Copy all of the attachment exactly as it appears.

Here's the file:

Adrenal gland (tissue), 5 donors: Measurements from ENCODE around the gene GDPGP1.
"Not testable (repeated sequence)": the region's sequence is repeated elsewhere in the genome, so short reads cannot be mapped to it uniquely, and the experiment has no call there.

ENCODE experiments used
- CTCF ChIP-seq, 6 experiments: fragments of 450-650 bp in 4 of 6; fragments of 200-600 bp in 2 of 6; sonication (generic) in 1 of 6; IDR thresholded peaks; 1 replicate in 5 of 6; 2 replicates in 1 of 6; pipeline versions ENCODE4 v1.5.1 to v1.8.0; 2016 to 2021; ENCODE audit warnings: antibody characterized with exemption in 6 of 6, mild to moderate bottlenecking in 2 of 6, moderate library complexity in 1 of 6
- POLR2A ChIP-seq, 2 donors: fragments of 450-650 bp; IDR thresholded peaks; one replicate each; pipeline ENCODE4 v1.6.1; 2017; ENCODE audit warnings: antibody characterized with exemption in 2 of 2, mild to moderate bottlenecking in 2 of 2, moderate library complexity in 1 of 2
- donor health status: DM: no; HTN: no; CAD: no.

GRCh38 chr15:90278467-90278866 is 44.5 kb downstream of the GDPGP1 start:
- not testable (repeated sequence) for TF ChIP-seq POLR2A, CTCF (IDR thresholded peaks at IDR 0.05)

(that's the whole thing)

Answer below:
Adrenal gland (tissue), 5 donors: Measurements from ENCODE around the gene GDPGP1.
"Not testable (repeated sequence)": the region's sequence is repeated elsewhere in the genome, so short reads cannot be mapped to it uniquely, and the experiment has no call there.

ENCODE experiments used
- CTCF ChIP-seq, 6 experiments: fragments of 450-650 bp in 4 of 6; fragments of 200-600 bp in 2 of 6; sonication (generic) in 1 of 6; IDR thresholded peaks; 1 replicate in 5 of 6; 2 replicates in 1 of 6; pipeline versions ENCODE4 v1.5.1 to v1.8.0; 2016 to 2021; ENCODE audit warnings: antibody characterized with exemption in 6 of 6, mild to moderate bottlenecking in 2 of 6, moderate library complexity in 1 of 6
- POLR2A ChIP-seq, 2 donors: fragments of 450-650 bp; IDR thresholded peaks; one replicate each; pipeline ENCODE4 v1.6.1; 2017; ENCODE audit warnings: antibody characterized with exemption in 2 of 2, mild to moderate bottlenecking in 2 of 2, moderate library complexity in 1 of 2
- donor health status: DM: no; HTN: no; CAD: no.

GRCh38 chr15:90278467-90278866 is 44.5 kb downstream of the GDPGP1 start:
- not testable (repeated sequence) for TF ChIP-seq POLR2A, CTCF (IDR thresholded peaks at IDR 0.05)